Since the whole thing wasn't a complete mess by then, the final Stalker decided to show up and knock out Wallice, so he can take the kills for himself. Shawn, as I conceived him, was a completely looney guy the size of an overstuffed bear and with a mask on his face. A complete freak, through and trough. At this point two important things happened.

- Jason had cut up Tim real bad so much so that he just collapsed on the ground from all the pain and blood loss.
- Bill managed to get to his revolver (Tim had uselessly tried to shoot at Jason before, but failing miserably and had dropped it when the second attacker appeared) and finally start shooting some bad guys. Jason got half of his head shot off, got back up with the power of his Avatar skill and after managing to stick another one in Bill, getting the rest of his head blown off as well.
- Phillip got outside and started shooting as well, getting a few decent shots into Shawn and Wallice, who were both trying to fight with Phil, and with each other.

In the end, Bill and Phillip managed to take down all of the Stalkers, with Tim dying from wounds he had taken during the fighting. Jeff was also fairly ok, and after Bill had driven both of them back to town and brought them to the hospital all of them were patched up. This is about where it ended, since I had planned it to be a short scene anyway.

I think both my players enjoyed it well enough, though Tim dying wasn't as fun, which can be suspected, although I really had underestimated the power of the PC's, and they had managed to take down all three of the Avatars themselves (Bill having an absurd amount of wound points due to his Avatar of the Masterless Man skill did help a lot with that). I know UA has a very deadly combat system, but I imagined it would be skewered towards the Stalkers. Then again, with so few actual players there wasn't enough interaction between the PCs, and the three Stalker didn't have the chance to pick them off one or two at a time.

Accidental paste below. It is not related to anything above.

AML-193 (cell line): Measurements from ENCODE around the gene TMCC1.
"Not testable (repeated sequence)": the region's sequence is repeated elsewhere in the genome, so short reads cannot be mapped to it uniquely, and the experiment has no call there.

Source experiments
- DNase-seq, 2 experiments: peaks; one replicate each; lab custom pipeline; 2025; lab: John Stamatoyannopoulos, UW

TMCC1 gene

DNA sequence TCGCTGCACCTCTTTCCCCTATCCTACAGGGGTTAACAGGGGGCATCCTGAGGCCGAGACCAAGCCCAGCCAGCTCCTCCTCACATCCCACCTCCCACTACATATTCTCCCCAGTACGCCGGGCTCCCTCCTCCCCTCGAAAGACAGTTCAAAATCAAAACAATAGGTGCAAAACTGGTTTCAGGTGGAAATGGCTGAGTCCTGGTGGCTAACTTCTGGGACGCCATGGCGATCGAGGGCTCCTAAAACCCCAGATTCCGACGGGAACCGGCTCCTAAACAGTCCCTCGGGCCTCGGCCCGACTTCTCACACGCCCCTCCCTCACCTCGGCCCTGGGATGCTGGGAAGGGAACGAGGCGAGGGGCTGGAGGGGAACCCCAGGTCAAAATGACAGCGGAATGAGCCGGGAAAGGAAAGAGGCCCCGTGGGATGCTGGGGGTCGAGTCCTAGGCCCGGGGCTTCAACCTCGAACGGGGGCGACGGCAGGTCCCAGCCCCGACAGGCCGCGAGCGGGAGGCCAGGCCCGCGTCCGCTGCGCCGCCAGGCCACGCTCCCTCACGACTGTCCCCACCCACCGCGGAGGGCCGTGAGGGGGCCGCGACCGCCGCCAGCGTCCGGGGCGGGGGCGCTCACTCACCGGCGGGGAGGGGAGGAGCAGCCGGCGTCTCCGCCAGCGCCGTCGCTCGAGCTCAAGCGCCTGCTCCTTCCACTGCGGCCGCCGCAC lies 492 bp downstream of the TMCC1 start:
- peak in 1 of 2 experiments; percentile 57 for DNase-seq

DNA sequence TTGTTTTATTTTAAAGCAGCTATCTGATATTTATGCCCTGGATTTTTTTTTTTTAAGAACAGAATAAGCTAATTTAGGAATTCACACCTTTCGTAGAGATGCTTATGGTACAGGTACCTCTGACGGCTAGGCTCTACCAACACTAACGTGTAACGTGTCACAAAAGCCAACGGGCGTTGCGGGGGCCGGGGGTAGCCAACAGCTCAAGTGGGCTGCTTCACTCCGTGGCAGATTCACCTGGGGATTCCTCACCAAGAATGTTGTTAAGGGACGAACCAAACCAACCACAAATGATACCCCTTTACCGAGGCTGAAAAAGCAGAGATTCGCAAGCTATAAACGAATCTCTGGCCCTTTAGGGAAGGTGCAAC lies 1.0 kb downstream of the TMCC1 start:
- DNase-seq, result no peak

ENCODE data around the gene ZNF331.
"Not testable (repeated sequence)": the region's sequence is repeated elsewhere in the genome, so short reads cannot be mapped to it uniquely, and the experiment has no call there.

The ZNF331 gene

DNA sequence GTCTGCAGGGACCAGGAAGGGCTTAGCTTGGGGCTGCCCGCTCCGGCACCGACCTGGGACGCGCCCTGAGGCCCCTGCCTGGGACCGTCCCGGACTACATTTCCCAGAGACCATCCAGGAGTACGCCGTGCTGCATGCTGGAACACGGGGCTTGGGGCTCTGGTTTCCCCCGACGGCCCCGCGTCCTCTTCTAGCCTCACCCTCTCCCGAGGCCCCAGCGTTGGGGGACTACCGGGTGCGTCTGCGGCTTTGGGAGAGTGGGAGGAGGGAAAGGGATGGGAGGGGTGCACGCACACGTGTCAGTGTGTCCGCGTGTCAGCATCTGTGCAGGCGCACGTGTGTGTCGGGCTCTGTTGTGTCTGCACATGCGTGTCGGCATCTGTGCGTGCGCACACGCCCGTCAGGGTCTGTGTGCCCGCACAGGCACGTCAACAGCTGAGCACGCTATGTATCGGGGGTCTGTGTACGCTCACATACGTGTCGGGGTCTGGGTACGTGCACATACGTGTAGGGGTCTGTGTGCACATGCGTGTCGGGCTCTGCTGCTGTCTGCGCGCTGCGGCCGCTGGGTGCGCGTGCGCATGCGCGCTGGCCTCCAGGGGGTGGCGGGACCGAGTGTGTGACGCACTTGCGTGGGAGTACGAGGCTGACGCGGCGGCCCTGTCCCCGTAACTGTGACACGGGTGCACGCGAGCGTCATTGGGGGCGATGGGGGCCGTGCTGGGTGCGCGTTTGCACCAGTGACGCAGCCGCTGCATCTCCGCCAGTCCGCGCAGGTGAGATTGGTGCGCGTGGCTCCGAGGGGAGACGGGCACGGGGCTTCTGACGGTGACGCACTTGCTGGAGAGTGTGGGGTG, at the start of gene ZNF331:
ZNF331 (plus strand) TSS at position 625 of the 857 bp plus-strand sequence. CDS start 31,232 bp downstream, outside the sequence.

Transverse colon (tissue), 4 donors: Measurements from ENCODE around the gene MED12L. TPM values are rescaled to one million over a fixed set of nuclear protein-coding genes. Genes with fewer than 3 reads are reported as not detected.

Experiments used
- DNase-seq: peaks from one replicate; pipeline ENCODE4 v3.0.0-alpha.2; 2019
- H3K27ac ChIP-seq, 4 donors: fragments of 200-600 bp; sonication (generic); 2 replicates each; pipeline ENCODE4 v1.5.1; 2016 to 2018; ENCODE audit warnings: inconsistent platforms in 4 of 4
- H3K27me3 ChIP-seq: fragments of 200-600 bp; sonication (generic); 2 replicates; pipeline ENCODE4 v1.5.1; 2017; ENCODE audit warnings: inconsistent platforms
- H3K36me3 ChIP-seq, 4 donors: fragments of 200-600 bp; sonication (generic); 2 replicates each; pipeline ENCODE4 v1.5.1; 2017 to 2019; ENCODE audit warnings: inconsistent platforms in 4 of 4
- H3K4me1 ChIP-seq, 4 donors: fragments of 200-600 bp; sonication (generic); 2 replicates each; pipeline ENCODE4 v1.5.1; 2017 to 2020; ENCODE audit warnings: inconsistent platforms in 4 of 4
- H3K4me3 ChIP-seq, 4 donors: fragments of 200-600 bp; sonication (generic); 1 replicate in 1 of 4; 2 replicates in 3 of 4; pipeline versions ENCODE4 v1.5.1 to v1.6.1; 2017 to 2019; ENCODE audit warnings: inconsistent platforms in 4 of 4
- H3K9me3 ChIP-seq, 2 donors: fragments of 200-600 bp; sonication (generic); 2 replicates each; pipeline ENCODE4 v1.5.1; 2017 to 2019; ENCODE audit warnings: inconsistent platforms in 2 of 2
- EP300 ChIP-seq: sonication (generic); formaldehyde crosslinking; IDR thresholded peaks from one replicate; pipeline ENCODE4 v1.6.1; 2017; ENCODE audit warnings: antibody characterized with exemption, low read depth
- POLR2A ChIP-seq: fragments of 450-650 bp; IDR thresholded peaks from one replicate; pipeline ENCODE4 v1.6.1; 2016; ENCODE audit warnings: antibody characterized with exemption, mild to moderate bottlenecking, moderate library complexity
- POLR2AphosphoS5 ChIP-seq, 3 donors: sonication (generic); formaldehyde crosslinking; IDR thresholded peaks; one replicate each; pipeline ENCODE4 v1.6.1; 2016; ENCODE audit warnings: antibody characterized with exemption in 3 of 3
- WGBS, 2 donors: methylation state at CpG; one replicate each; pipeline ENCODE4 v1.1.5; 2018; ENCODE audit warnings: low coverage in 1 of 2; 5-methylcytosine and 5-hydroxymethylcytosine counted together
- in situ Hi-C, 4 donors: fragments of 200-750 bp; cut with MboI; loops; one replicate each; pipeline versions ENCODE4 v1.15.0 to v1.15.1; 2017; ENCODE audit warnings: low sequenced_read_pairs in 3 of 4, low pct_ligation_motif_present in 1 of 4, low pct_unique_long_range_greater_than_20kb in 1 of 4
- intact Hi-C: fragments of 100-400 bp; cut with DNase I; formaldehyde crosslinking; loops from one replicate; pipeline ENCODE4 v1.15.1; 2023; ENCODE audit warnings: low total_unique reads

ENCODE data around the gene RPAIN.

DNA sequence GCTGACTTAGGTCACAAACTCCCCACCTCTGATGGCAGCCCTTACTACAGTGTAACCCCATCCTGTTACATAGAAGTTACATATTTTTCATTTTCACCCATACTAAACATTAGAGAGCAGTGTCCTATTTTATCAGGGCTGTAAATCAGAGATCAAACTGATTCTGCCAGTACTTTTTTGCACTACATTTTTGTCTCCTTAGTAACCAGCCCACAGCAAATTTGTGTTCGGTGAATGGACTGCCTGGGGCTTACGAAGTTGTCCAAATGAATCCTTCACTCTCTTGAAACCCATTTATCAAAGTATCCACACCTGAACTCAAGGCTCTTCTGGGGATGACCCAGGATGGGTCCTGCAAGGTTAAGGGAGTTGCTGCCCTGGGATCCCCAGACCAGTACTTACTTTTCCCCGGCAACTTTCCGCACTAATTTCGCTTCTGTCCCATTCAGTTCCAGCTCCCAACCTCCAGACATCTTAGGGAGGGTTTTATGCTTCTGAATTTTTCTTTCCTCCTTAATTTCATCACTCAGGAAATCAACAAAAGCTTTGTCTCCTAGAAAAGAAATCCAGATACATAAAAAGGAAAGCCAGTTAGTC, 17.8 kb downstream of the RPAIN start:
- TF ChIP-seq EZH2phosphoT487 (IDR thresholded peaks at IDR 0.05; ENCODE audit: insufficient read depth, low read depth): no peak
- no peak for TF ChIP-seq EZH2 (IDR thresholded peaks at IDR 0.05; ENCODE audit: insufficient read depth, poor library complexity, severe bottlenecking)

If either of the players wants to post about how they saw the game, I imagine that would add to the overall picture. All in all, not a great success, but I'm happy I finally ran this thing.

Thursday, 23 August 2012

Let's try this again...

Right then, this whole "Urban fantasy TV Show" shtick is not really going to go anywhere, but I don't feel like abandoning this blog. As such, I figure I might as well just use it as a general soundboard for my ramblings, because...why not?

Tuesday, 14 August 2012

Tim Powers or "Why can't they just make Last Call into a TV series already?!"

Right, so - this thing is still alive! No, really!

Let's talk more about inspirations. Tim Powers. The man is an amazing writer, is one of the main inspirations for Unknown Armies (which, as stated earlier - is itself inspiration for this), and his Fault Line trilogy is made out of pure awesome.

Powers' work when he isn't off creating the steam-punk genre is actually very firmly based in reality. Characters have mundane problems and thoughts, they mill around with their (usually not very enjoyable) lives...until things just take a left turn down Weirdness and Batshit Crazy and suddenly everything is turned on it's head, those same people are running around trying to resurrect dead mystical kings, run away from people who eat ghosts or just interact with completely insane people.

This TV series from the bat is going to start at that point. From the very first episode the audience should be thrown into the weirdness full on, and preferably shouldn't be left any breathing time where they might start asking questions. The scene should start with stuff like one of the main (or secondary) characters getting out of bed, shaving, brushing his teeth, getting some breakfast...and then going to his garage and start stabbing his hand with a dagger, then cutting to some other character having stabs appear on himself and dying.

Ya know, stuff like that. I'm not entirely sure if this would really work as a narrative device, but it's what I see in my head when I think about it.